Ultra-Modern Weight Relief: Optimum Tone with Maximum Comfort
As many classic designs and groundbreaking innovations as Gibson can already lay claim to, the company is never happy to just rest on its laurels. While plenty of players enjoy our legendary guitars in their seminal forms, Gibson USA knows that even an iconic model like the Les Paul can sometimes be better adapted to the needs of 21st century guitarists, and we never stop working to deliver the kinds of performance-based options that will make your own Gibson the very best it can be for you.
The advent of Ultra-Modern Weight Relief marks one such major step toward making our Gibson USA offerings for 2017 more appealing in every way. Gibson has honed the art of weight-relieving over the course of several years, and many of our past models have already benefited from the creative use of this manufacturing technique. Ultra-Modern Weight Relief takes it to the next level, and helps Gibson USA to produce a range of Les Pauls with optimum resonance and sustain, enabling a more comfortable playing experience without sacrificing any of the desirable traditional characteristics of classic Les Paul tone.
Once upon a time, hefting a 12-pound guitar on stage was seen as “the mark of a real man.” Today, most players realize that that kind of agony just isn’t necessary, and that weight does not necessarily equate to sustain or a “heavier”, meatier sound. Weight-relieving provides a solution to the ache of strapping on a heavy guitar, and the vast majority of guitarists who experience this boon are extremely glad to have the manufacturing technique in use.
“In my heart of hearts I really think that weight relieving is the right thing to do,” says Gibson Master Luthier Jim DeCola. “It’s just a good thing. It costs us extra time and effort to do it, so we’re not saving anything. It’s an expense on our part, but we feel good about doing it.”
The Benefits of Ultra-Modern
Ultra-Modern Weight Relief differs from the other techniques Gibson USA has used, and occasionally continues to use (which are detailed below), in that it is the ultimate refinement of the drive to reduce weight while retaining and enhancing the traditional sonic characteristics of one of the world’s most desirable electric guitars.
According to DeCola, Ultra-Modern Weight Relief was developed as an advancement of our already successful Modern Weight Relief through a slight yet carefully calculated offsetting of the chambers around the perimeters of the guitar’s body to lighten the load further, without impeding resonant characteristics. “Like the Modern Weight relief,” says DeCola, “it’s engineered to provide a solid core through the center of the guitar to retain the classic Les Paul sound. Unlike a full chambered design, this will be less prone to feedback or effecting the tonality and resonance of the guitar.”
Who will benefit from this innovative new construction technique? Plenty of players, no doubt, given Ultra-Modern Weight Relief’s considerable advantages, and negligible downsides. “It was designed in response from players who are looking for the classic Les Paul feel and sound,” says DeCola, “but who desire a lighter weight guitar. It’s ideally suited for live playing situations, when weight is an issue.”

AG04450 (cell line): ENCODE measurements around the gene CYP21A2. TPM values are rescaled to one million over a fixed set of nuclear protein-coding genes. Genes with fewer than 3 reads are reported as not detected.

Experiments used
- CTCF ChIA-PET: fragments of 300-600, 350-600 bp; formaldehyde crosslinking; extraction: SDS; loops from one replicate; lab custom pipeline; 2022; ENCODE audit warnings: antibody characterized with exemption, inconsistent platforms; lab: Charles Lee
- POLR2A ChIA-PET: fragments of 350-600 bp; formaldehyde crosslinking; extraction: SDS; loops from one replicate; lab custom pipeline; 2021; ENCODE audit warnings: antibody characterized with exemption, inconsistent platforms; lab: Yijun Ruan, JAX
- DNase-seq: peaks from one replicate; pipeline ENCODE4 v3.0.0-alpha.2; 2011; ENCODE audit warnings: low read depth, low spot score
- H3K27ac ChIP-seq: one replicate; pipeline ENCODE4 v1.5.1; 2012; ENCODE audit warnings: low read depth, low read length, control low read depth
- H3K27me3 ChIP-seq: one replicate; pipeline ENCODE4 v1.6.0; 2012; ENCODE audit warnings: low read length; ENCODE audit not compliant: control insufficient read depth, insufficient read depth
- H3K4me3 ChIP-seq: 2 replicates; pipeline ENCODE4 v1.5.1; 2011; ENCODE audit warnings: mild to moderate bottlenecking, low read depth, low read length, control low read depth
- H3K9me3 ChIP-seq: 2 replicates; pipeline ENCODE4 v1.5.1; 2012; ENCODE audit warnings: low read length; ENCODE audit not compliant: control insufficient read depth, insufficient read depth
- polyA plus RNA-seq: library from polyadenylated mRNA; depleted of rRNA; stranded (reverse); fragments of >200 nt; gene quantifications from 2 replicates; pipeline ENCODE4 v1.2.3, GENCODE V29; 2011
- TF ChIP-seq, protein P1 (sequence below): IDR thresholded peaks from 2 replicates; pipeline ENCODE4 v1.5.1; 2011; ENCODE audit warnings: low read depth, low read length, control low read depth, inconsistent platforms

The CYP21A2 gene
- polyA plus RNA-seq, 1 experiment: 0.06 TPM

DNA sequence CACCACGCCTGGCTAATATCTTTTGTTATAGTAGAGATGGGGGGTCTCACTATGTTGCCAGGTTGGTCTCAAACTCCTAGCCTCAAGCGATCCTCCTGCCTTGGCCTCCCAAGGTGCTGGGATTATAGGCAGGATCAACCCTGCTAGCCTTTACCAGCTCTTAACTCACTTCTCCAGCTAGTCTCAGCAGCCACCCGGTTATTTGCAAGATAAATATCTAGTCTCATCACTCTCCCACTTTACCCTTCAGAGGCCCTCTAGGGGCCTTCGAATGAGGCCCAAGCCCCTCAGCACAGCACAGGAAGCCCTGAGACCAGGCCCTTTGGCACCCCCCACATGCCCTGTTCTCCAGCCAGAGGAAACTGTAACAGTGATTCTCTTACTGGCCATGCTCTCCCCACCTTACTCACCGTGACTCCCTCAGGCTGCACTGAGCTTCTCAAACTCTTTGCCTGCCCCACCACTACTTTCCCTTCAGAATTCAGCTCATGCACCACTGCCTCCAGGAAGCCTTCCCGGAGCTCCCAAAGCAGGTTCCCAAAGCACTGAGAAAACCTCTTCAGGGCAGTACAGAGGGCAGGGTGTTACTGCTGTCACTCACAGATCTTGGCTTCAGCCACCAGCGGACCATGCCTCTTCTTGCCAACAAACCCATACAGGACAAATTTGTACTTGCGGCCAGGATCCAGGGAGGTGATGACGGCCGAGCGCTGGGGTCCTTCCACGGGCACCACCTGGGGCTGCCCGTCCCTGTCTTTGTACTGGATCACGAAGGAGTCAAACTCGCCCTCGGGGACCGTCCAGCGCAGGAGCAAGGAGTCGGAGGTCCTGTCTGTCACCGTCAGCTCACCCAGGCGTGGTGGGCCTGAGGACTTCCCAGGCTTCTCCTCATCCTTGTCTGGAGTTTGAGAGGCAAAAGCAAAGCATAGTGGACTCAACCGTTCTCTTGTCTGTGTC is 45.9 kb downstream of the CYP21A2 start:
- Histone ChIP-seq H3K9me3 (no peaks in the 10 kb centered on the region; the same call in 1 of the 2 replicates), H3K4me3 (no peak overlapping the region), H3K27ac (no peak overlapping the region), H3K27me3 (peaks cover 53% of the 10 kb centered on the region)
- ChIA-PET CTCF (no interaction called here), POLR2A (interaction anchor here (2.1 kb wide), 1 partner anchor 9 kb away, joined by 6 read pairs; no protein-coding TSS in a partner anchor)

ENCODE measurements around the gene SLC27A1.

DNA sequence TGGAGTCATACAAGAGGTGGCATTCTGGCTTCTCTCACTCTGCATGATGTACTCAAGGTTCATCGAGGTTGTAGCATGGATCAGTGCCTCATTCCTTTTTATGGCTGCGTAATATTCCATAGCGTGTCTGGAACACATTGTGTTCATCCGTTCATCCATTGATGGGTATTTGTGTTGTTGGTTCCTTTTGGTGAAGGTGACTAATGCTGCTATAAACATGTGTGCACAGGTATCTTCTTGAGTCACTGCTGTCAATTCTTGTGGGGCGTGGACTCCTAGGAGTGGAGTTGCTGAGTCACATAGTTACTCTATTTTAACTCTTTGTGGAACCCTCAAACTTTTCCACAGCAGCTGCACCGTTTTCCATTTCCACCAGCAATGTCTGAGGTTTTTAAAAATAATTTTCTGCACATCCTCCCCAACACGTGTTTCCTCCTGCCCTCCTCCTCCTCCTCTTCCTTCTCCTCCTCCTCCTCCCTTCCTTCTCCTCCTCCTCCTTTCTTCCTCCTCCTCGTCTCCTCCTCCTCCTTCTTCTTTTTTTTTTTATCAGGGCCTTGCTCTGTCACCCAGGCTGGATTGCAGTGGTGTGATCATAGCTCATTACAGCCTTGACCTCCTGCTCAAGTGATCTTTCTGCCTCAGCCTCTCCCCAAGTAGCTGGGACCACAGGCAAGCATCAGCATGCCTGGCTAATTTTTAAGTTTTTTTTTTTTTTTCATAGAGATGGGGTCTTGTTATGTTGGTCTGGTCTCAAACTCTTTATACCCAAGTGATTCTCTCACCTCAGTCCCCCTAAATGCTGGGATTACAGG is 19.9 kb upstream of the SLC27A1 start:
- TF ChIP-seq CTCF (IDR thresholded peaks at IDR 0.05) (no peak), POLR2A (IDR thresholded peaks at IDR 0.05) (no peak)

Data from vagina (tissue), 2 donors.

One means of “lightening the load,” as practiced by Gibson and other makers, involves full-on chambering of the body. Achieved by routing large, oval chambers either side of the central core where the bridge and pickups are mounted, chambering has resulted in the lightest Les Pauls made. “This is the most dramatic technique,” says DeCola, “and results in a guitar that almost has more of an acoustic resonance to it.”
In some cases, this type of weight relief is still desirable—where players are looking for a “semi-solid” sound and response, which is essentially the next step up on the solidity scale from a semi-hollow guitar like an ES-335. Fully chambered guitars, however, are more prone to feedback in high-volume, high-gain situations, and therefore aren’t best suited to such playing, unless you’re able to kerb those tendencies on stage.
Traditional Weight Relief
The longest standing of such techniques, Traditional Weight Relief (as still used on the 2017 Les Paul Classic and Les Paul Tribute, for example) involves routing nine round holes in a Les Paul’s mahogany body before the maple top is attached. The holes are strategically placed around the body, with the majority in the lower and upper bouts on the bass-side of the guitar, along with a hole on the treble side of the pickups. The result, DeCola says, “is a guitar that’s lighter than a non-weight-relieved guitar, but which still has some weight to it and feels solid.”
Modern Weight Relief
The predecessor to Ultra-Modern, Modern Weight Relief—as used on the 2012 Les Paul Standard, for example, and others available at that time—was introduced as a means of achieving significant weight relief while maintaining a body rigidity that combats feedback at any volume. In this process, Gibson routes multiple smaller elliptical sound-chambers inside the mahogany body, while leaving it more solid around the business area of the guitar: the pickups and bridge area.
Which is Best for You?
All of these techniques have their benefits, and their fans. But Gibson USA views the new Ultra-Modern Weight Relief as the top of the heap for achieving the peak ratio of playing-comfort to sonic-veracity. For that reason, we’re proud to employ it on many of our flagship models, including as the Les Paul Standard T and HP, and the Les Paul Studio T and HP. Ultimately, building a guitar with any form of weight relief involves more work than building without, and it certainly isn’t a cost-saving technique—quite the opposite, in fact. But as Jim DeCola says, “we feel good about doing it.” We’re confident you’ll feel good about playing a great 2017 Gibson USA guitar with our new Ultra-Modern Weight Relief.